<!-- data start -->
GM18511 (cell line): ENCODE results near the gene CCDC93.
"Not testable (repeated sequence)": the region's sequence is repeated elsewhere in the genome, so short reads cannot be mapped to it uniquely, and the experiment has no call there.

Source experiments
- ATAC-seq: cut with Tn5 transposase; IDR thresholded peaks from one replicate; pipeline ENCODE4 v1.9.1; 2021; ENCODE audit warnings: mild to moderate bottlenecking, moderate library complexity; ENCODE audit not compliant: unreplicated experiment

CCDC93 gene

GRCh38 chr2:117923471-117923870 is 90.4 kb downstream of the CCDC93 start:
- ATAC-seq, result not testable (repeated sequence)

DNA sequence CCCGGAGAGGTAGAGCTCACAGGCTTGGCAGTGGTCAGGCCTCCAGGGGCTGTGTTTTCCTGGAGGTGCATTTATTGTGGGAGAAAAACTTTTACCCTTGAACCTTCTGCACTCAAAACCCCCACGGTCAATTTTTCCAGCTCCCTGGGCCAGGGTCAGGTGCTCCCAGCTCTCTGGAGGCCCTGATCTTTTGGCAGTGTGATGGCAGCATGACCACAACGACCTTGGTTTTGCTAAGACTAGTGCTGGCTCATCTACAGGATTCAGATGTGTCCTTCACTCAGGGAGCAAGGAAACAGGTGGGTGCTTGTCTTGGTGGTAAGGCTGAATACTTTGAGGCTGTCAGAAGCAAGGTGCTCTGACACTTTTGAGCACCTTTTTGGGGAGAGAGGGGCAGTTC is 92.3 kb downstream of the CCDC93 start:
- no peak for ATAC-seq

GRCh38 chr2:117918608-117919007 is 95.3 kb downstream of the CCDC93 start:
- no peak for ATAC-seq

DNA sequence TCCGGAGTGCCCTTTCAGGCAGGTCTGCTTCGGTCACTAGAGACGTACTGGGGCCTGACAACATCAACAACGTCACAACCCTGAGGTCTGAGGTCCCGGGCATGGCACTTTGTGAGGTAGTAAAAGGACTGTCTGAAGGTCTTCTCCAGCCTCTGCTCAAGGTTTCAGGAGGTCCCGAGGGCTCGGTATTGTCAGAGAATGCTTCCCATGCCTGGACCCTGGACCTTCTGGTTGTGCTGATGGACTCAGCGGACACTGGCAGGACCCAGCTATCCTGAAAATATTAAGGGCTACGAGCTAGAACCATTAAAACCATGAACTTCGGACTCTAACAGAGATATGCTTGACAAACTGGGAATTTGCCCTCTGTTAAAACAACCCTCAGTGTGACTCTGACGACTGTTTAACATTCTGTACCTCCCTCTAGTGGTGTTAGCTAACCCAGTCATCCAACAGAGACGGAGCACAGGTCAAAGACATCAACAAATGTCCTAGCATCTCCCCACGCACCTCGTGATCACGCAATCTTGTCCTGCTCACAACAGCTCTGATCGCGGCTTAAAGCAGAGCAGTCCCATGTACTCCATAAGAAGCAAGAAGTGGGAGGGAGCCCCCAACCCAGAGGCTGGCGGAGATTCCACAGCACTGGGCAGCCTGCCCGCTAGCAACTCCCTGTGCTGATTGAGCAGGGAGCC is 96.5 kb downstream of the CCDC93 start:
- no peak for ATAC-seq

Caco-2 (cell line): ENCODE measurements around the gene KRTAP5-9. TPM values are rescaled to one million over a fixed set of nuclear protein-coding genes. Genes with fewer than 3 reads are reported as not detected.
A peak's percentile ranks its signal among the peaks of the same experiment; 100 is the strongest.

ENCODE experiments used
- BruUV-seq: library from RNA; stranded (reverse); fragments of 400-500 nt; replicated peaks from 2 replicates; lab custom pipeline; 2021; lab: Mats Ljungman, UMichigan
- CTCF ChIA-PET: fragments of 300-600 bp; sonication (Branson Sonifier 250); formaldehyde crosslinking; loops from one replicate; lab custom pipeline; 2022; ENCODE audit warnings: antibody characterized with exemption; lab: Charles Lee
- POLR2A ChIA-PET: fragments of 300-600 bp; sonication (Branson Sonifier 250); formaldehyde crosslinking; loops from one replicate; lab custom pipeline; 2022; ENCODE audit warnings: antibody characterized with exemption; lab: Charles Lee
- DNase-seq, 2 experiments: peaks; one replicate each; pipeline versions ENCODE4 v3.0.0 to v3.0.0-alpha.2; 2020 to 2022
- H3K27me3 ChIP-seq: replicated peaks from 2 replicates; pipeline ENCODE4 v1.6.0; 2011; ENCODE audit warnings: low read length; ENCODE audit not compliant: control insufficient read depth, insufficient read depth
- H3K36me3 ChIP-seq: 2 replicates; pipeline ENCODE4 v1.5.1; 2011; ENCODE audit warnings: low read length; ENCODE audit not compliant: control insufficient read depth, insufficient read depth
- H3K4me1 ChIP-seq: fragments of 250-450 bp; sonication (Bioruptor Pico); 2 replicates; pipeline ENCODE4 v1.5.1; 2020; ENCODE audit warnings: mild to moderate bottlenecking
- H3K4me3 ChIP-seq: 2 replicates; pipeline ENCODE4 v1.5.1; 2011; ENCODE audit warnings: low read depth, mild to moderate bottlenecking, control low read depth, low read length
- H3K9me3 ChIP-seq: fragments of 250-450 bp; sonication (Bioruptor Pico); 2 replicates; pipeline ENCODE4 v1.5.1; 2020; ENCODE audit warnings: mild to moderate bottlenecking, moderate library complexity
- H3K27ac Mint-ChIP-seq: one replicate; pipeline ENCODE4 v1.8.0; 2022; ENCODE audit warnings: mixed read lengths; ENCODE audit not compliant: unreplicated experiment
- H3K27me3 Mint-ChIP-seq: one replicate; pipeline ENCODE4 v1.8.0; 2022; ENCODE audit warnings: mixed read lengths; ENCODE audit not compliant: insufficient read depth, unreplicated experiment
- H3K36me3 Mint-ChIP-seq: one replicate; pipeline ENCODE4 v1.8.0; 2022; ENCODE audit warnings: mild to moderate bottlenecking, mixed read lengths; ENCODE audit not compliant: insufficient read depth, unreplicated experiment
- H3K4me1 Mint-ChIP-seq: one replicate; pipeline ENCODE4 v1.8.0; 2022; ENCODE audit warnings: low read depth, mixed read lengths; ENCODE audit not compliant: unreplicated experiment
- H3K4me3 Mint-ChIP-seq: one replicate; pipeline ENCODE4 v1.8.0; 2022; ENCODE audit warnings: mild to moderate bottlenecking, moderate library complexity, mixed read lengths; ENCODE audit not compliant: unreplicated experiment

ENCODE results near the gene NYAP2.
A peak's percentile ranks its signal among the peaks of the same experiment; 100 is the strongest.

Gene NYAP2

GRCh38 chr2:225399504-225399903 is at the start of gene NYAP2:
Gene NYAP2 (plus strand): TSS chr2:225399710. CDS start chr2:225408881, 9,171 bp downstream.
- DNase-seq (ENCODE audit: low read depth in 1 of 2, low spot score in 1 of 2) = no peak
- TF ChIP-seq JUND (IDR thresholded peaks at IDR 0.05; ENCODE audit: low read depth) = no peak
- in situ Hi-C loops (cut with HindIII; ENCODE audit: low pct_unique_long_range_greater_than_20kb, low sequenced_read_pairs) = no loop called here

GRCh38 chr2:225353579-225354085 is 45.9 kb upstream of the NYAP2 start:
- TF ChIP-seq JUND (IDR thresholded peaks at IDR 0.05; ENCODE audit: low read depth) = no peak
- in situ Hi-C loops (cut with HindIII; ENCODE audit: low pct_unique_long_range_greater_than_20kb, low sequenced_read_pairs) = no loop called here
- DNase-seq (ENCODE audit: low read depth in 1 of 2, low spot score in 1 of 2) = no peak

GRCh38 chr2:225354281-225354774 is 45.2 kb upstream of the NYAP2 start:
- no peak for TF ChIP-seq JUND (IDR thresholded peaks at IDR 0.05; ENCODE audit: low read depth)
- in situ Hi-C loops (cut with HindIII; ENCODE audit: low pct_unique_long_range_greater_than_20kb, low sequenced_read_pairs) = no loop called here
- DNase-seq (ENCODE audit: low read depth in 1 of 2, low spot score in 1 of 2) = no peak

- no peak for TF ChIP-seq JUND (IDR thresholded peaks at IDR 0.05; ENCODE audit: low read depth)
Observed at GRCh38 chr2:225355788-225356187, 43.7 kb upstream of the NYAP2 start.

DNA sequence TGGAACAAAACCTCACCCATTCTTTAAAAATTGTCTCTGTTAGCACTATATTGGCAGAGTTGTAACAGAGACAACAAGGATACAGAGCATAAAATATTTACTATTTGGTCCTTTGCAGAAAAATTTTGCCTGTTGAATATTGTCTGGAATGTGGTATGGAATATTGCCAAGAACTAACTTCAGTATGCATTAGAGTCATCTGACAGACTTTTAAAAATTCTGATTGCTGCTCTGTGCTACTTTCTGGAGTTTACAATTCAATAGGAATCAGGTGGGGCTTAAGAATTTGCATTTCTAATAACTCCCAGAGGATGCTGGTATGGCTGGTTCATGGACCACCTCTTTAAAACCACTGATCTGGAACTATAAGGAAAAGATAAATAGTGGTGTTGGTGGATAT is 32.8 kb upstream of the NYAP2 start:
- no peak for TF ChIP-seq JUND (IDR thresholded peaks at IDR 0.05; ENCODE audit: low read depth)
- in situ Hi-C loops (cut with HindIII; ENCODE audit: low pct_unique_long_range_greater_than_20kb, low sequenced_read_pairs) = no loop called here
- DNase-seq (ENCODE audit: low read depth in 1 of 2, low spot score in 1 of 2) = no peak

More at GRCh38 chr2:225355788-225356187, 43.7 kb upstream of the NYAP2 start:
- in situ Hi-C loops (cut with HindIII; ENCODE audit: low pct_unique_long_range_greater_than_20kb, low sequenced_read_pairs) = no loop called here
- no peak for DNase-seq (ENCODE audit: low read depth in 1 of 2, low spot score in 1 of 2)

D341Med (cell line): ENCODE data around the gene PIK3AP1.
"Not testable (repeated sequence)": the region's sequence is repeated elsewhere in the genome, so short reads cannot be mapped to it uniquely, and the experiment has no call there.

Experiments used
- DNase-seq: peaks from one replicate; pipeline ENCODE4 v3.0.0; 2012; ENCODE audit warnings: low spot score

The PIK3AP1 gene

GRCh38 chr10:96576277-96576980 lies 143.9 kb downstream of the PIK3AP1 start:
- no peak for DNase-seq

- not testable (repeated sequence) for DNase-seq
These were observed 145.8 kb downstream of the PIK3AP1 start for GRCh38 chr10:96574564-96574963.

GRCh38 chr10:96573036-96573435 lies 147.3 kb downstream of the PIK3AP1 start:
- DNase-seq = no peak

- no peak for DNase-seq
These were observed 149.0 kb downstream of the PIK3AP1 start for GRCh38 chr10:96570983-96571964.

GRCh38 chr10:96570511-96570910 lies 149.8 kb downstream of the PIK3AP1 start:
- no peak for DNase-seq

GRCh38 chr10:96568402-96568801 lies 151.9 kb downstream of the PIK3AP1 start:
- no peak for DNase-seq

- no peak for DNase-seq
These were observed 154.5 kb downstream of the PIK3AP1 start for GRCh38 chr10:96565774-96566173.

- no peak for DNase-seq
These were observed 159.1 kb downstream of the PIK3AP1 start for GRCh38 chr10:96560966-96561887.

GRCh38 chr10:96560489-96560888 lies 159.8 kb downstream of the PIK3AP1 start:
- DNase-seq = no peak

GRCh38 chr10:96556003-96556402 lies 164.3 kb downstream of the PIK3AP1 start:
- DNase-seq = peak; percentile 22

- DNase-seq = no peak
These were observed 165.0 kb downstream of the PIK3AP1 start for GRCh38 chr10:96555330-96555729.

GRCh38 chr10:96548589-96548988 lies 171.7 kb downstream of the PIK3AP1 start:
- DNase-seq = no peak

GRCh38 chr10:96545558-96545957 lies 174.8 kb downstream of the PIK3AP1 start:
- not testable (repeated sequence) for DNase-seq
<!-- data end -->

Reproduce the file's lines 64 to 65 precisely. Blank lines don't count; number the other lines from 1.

These were observed 145.8 kb downstream of the PIK3AP1 start for GRCh38 chr10:96574564-96574963.

GRCh38 chr10:96573036-96573435 lies 147.3 kb downstream of the PIK3AP1 start: